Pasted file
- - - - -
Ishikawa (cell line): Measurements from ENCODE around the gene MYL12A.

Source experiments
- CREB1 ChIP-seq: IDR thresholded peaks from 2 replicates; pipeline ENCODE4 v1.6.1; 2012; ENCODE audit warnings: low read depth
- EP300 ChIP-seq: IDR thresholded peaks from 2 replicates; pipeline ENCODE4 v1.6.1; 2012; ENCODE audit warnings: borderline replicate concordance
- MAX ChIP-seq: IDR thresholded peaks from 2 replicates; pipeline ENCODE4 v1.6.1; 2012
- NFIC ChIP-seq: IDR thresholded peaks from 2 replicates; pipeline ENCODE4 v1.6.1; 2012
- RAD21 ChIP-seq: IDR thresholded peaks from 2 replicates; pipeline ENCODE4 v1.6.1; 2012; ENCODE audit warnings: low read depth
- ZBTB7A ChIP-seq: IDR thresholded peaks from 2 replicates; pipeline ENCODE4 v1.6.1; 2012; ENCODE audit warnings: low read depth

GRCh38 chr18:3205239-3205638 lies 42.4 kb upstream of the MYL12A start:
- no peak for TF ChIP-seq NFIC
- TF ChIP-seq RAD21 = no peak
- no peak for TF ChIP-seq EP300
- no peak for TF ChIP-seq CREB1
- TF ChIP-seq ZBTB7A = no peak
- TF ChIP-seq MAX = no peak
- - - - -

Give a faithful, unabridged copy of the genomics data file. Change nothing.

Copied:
Ishikawa (cell line): Measurements from ENCODE around the gene MYL12A.

Source experiments
- CREB1 ChIP-seq: IDR thresholded peaks from 2 replicates; pipeline ENCODE4 v1.6.1; 2012; ENCODE audit warnings: low read depth
- EP300 ChIP-seq: IDR thresholded peaks from 2 replicates; pipeline ENCODE4 v1.6.1; 2012; ENCODE audit warnings: borderline replicate concordance
- MAX ChIP-seq: IDR thresholded peaks from 2 replicates; pipeline ENCODE4 v1.6.1; 2012
- NFIC ChIP-seq: IDR thresholded peaks from 2 replicates; pipeline ENCODE4 v1.6.1; 2012
- RAD21 ChIP-seq: IDR thresholded peaks from 2 replicates; pipeline ENCODE4 v1.6.1; 2012; ENCODE audit warnings: low read depth
- ZBTB7A ChIP-seq: IDR thresholded peaks from 2 replicates; pipeline ENCODE4 v1.6.1; 2012; ENCODE audit warnings: low read depth

GRCh38 chr18:3205239-3205638 lies 42.4 kb upstream of the MYL12A start:
- no peak for TF ChIP-seq NFIC
- TF ChIP-seq RAD21 = no peak
- no peak for TF ChIP-seq EP300
- no peak for TF ChIP-seq CREB1
- TF ChIP-seq ZBTB7A = no peak
- TF ChIP-seq MAX = no peak